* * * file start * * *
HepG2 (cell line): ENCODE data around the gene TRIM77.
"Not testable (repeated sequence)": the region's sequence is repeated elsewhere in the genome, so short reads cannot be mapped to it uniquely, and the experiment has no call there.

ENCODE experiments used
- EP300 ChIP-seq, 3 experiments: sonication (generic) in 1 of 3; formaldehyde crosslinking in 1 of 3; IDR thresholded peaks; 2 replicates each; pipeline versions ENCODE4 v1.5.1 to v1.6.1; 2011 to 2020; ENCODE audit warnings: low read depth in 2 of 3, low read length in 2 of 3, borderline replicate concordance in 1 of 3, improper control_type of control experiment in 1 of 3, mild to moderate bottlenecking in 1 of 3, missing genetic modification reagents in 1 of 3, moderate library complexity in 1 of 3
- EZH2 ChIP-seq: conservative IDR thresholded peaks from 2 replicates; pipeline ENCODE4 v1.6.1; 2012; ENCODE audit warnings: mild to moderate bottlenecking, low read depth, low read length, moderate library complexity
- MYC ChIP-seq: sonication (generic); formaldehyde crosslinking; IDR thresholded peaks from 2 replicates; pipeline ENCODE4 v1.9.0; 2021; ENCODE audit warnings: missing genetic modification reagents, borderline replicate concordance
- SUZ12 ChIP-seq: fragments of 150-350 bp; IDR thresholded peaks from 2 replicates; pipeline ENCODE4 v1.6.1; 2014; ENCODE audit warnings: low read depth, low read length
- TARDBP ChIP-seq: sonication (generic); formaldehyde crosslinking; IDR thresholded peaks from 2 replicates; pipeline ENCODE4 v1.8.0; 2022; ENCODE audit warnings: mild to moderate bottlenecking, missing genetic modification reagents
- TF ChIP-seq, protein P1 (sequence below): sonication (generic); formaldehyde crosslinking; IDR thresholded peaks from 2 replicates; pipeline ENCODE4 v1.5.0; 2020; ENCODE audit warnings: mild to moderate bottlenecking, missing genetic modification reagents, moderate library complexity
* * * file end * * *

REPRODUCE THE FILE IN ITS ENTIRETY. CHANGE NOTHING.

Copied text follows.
HepG2 (cell line): ENCODE data around the gene TRIM77.
"Not testable (repeated sequence)": the region's sequence is repeated elsewhere in the genome, so short reads cannot be mapped to it uniquely, and the experiment has no call there.

ENCODE experiments used
- EP300 ChIP-seq, 3 experiments: sonication (generic) in 1 of 3; formaldehyde crosslinking in 1 of 3; IDR thresholded peaks; 2 replicates each; pipeline versions ENCODE4 v1.5.1 to v1.6.1; 2011 to 2020; ENCODE audit warnings: low read depth in 2 of 3, low read length in 2 of 3, borderline replicate concordance in 1 of 3, improper control_type of control experiment in 1 of 3, mild to moderate bottlenecking in 1 of 3, missing genetic modification reagents in 1 of 3, moderate library complexity in 1 of 3
- EZH2 ChIP-seq: conservative IDR thresholded peaks from 2 replicates; pipeline ENCODE4 v1.6.1; 2012; ENCODE audit warnings: mild to moderate bottlenecking, low read depth, low read length, moderate library complexity
- MYC ChIP-seq: sonication (generic); formaldehyde crosslinking; IDR thresholded peaks from 2 replicates; pipeline ENCODE4 v1.9.0; 2021; ENCODE audit warnings: missing genetic modification reagents, borderline replicate concordance
- SUZ12 ChIP-seq: fragments of 150-350 bp; IDR thresholded peaks from 2 replicates; pipeline ENCODE4 v1.6.1; 2014; ENCODE audit warnings: low read depth, low read length
- TARDBP ChIP-seq: sonication (generic); formaldehyde crosslinking; IDR thresholded peaks from 2 replicates; pipeline ENCODE4 v1.8.0; 2022; ENCODE audit warnings: mild to moderate bottlenecking, missing genetic modification reagents
- TF ChIP-seq, protein P1 (sequence below): sonication (generic); formaldehyde crosslinking; IDR thresholded peaks from 2 replicates; pipeline ENCODE4 v1.5.0; 2020; ENCODE audit warnings: mild to moderate bottlenecking, missing genetic modification reagents, moderate library complexity